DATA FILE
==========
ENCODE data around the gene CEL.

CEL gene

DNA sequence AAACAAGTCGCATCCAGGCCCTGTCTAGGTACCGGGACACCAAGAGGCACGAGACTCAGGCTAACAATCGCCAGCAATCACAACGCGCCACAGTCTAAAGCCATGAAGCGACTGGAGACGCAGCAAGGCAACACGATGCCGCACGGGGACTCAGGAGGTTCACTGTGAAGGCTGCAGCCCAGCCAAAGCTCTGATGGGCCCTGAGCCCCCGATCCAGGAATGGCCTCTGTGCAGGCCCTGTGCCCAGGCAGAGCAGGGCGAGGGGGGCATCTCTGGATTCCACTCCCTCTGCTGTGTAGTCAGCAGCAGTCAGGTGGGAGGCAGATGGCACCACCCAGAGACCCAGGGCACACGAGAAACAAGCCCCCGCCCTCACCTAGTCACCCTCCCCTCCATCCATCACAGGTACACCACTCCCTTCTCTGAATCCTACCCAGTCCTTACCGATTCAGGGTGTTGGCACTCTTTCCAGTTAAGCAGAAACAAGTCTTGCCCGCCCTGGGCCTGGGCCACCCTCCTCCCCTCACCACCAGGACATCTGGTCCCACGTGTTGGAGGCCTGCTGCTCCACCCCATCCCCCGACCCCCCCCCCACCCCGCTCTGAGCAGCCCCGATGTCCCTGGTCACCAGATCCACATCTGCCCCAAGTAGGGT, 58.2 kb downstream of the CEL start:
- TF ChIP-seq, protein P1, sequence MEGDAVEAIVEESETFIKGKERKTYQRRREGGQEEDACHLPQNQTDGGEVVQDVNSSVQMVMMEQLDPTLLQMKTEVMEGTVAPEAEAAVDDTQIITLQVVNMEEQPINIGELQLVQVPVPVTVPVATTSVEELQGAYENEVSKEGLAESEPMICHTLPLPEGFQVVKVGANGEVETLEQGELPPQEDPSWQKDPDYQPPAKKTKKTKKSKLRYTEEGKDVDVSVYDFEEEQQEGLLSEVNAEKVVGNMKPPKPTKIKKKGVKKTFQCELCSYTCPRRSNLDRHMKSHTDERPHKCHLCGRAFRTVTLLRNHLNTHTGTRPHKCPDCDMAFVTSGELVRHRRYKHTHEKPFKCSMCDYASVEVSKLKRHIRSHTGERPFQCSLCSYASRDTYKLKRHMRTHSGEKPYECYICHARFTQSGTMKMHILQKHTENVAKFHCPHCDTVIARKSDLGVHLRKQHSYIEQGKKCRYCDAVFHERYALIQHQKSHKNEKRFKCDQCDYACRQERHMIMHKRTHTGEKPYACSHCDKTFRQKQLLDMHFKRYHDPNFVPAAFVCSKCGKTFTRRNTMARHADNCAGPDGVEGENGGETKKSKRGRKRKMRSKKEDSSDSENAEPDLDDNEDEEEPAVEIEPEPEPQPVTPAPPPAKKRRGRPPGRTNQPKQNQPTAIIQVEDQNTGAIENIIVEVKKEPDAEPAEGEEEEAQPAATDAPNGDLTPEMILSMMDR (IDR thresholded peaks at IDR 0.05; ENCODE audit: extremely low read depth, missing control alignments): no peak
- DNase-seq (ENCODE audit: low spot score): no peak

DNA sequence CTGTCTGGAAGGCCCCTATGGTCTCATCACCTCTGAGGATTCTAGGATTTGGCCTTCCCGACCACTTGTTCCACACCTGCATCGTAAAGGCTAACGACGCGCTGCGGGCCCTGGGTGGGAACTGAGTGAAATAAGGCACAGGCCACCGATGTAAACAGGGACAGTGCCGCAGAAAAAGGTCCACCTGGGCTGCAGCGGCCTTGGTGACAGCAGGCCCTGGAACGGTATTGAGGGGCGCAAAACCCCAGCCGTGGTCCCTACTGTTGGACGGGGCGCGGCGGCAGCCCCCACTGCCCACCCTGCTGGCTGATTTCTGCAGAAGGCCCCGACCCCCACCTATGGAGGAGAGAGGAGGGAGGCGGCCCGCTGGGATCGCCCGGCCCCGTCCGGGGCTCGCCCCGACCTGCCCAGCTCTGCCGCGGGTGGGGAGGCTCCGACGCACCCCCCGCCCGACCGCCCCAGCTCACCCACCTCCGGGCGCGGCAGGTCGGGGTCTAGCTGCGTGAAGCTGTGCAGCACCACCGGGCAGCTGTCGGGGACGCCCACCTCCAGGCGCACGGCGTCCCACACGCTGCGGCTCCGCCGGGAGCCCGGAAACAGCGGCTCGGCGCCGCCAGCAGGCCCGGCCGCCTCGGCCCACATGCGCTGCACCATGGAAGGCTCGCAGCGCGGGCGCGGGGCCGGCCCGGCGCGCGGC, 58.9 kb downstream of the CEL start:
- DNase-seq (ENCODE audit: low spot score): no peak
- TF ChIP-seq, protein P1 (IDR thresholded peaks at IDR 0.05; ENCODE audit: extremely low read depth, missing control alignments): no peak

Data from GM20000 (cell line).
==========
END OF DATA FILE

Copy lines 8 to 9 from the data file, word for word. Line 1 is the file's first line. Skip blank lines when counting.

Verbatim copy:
- TF ChIP-seq, protein P1 (IDR thresholded peaks at IDR 0.05; ENCODE audit: extremely low read depth, missing control alignments): no peak

Data from GM20000 (cell line).